|I can't believe I'm sharing this photo|
Between the ages of eight and eleven, I had a tiny obsession with Laura Ingalls. Not only did I read and re-read all of the Little House books, but I also watched the show religiously and dressed like a pioneer girl on occasion.
I became obsessed with historical fiction. I devoured books like The Little House in the Big Woods and Strawberry Girl. Don’t get me started on The Boxcar Children. I would have given anything for a cool hideout complete with a cracked pink cup and a loaf of bread. I identified with Ellen Tebbits and had a major crush on Henry Huggins. I cried through Bridge to Terabithia and The Trumpet of the Swan. I saved all of my birthday money, so I could feed my addiction from the book club flyer! I still have many of those old paperbacks. Then, something wonderful happened.
In 6th grade, I discovered Are you There God? It’s Me, Margaret.“We must—We must—we must increase our bust.”
I quickly realized I could count on Judy to give me the facts about embarrassing stuff like periods, B.O., leg-shaving, what boys think about, what to do about bullies, how best friendships can work, etc. Now, I'm not as dorky as I used to be and three boys call me Mom.
I guess you could say that I started writing middle grade for my sons.When my oldest son was about fourteen, I started looking for realistic novels for him to read. I wanted to give him books that explored the same topics that Judy Blume wrote about.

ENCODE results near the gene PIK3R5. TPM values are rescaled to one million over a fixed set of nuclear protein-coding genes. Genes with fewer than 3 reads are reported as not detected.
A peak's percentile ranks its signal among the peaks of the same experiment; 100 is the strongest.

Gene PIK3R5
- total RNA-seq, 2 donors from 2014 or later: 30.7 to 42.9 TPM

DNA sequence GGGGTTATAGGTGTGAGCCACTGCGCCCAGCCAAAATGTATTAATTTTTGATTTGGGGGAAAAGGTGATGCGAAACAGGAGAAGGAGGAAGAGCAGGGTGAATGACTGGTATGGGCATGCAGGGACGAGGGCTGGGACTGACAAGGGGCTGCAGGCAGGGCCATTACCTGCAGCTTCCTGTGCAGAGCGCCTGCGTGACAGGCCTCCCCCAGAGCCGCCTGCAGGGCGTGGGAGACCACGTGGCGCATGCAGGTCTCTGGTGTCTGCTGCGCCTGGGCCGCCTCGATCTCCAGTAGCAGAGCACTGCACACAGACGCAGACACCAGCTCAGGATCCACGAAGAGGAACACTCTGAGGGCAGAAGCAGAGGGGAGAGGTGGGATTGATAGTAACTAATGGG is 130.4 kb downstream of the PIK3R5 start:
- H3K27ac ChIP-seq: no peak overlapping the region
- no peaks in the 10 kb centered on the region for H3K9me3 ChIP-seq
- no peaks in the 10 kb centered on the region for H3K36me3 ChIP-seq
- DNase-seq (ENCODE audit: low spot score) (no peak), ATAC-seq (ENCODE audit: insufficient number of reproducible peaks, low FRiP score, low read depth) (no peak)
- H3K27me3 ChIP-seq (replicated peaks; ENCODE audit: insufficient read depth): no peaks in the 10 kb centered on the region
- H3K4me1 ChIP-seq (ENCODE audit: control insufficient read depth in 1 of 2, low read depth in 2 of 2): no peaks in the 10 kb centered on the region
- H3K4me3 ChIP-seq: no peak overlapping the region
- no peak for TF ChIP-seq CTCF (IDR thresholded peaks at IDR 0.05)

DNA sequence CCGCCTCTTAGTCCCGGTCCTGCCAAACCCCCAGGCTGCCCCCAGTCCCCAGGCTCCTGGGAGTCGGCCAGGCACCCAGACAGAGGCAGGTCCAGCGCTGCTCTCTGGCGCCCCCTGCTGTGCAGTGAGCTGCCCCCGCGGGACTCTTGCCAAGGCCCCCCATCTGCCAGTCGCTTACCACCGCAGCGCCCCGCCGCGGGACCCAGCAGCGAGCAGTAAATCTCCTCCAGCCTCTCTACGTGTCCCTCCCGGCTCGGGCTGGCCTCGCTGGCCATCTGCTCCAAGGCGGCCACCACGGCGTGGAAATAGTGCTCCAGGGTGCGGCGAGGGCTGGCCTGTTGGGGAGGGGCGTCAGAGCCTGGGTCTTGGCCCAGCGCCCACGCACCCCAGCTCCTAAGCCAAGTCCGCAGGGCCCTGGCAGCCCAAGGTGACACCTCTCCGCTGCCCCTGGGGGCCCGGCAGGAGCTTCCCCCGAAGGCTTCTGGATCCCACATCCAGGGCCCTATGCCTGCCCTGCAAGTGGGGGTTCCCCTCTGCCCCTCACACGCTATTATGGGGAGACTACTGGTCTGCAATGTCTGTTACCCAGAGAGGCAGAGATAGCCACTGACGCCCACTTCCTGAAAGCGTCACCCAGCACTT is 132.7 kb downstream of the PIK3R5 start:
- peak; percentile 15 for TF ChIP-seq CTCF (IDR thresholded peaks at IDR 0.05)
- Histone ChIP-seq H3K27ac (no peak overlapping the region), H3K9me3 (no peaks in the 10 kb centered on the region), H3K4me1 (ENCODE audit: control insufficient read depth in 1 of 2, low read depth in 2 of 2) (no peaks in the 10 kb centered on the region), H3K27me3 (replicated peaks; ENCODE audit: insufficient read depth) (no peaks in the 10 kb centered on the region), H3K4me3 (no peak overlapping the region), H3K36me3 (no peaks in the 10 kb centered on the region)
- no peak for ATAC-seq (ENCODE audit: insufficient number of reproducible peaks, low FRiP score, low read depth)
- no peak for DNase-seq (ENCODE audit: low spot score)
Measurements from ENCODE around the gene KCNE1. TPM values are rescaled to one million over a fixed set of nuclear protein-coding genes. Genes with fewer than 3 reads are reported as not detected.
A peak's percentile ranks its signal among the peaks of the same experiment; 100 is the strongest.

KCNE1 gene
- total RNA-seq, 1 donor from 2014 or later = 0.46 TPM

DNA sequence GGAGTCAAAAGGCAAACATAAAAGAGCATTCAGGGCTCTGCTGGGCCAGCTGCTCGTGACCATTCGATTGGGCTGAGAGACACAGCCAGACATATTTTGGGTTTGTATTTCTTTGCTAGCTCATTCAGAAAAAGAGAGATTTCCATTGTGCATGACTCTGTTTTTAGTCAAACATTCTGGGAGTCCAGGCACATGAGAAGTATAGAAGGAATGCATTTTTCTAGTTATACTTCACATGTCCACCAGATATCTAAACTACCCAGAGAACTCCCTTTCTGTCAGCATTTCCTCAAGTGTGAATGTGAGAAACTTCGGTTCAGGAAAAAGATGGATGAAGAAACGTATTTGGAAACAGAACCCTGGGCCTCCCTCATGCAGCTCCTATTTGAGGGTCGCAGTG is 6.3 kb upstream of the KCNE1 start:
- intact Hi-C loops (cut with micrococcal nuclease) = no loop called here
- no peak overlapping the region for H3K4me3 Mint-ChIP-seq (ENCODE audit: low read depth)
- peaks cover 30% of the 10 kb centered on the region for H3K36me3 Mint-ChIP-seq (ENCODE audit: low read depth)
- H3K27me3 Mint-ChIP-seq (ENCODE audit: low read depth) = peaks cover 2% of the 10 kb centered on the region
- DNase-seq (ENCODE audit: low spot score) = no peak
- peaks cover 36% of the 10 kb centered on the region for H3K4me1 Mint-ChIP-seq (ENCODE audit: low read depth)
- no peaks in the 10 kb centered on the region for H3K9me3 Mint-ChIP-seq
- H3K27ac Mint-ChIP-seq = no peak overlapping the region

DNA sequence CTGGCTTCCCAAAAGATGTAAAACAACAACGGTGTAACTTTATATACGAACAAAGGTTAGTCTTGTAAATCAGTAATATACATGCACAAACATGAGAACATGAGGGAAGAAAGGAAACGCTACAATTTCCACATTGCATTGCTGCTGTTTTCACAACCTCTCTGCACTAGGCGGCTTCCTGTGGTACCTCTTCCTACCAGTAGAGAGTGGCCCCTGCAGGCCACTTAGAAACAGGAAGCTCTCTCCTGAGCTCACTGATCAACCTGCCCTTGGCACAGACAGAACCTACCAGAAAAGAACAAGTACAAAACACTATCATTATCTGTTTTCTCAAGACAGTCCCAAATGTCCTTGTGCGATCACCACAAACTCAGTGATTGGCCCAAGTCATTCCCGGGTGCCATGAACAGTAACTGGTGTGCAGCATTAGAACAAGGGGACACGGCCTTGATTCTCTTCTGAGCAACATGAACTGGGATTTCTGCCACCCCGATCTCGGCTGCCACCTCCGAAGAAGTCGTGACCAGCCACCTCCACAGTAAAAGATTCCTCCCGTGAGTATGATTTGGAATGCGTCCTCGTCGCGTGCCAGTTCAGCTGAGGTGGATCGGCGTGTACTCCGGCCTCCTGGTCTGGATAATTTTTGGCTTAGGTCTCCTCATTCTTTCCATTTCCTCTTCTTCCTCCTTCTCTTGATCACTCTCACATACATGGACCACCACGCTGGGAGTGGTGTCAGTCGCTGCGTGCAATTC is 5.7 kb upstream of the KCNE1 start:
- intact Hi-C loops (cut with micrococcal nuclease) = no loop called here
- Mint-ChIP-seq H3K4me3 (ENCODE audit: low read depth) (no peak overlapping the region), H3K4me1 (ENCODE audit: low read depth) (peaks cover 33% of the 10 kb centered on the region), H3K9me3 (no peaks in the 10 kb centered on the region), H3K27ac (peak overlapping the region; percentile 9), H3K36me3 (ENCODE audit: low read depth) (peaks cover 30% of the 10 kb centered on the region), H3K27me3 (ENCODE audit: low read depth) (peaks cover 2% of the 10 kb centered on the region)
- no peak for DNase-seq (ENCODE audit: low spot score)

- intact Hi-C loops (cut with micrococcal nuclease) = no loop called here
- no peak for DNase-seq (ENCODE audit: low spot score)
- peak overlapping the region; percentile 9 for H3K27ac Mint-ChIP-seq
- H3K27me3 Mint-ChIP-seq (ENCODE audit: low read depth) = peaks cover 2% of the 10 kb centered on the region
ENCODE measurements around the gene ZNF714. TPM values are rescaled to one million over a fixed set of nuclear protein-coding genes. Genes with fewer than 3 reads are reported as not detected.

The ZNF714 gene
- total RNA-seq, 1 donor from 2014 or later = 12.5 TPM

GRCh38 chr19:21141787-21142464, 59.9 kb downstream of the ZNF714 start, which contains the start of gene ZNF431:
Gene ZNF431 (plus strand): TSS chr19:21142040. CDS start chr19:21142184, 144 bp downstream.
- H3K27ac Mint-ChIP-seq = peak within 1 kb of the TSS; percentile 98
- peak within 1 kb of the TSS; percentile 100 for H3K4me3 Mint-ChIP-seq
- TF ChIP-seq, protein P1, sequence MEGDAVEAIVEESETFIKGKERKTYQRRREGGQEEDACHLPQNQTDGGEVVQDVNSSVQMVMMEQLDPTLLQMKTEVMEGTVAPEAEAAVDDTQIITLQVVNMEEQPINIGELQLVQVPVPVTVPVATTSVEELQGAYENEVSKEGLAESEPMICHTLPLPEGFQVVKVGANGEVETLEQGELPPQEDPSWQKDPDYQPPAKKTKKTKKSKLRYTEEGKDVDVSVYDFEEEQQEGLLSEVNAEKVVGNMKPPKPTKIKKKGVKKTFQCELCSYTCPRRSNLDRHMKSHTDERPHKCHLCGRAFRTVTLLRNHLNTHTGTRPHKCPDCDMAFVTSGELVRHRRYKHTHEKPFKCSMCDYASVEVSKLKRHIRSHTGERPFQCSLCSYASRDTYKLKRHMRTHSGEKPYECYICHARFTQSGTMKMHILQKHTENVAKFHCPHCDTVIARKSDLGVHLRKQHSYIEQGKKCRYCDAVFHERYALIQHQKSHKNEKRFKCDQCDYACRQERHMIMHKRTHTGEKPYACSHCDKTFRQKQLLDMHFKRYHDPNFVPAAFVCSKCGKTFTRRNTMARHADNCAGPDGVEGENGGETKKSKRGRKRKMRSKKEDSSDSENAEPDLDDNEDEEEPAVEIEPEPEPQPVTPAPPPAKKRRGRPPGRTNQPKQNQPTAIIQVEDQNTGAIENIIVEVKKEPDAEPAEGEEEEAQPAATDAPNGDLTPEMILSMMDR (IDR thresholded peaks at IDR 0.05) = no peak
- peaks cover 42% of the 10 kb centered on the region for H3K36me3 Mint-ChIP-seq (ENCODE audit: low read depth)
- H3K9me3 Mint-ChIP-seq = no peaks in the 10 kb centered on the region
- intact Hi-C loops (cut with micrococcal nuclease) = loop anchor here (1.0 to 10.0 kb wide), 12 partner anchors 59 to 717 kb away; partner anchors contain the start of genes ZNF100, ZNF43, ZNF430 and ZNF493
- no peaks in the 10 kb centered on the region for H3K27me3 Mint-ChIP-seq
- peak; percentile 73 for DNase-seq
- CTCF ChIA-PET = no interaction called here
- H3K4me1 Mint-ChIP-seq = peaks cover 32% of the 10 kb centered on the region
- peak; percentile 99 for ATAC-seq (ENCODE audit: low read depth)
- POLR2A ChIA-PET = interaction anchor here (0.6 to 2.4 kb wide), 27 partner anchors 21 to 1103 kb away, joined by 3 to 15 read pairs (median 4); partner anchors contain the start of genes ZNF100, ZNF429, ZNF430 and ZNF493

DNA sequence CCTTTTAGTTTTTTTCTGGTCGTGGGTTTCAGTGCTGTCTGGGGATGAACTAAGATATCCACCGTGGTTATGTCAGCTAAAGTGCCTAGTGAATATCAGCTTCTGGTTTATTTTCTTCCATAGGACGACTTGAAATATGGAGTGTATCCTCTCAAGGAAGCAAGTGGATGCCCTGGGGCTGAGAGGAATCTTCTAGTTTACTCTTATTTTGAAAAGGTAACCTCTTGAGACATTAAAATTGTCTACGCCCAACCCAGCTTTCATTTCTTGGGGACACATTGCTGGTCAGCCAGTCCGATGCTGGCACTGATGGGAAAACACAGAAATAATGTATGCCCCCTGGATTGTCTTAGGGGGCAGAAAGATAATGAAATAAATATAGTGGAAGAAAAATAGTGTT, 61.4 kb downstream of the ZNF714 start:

I found one great book: Firegirl by Tony Abbott. It’s got "feelings," friendship, cool cars, comic books, superpowers, and all the stuff boys like to read about. But there is a bonus: it’s also honest and compelling. It also explores the feelings of kids who are forced to deal with something foreign, a girl whose life has changed forever because she was disfigured in an accident. You’ll need a tissue when you read it.
The Marble Queen will be my first published book. It’s a historical middle grade novel coming out from Marshall Cavendish in the Fall of 2012. It’s about ten-year old Freedom Jane McKenzie who longs to enter and win the local marble-shooting competition, even though everyone, including her difficult Mama, tells her that marbles are for boys.
Freedom is a little bit like Ramona and a lot like the ten-year old dork in me.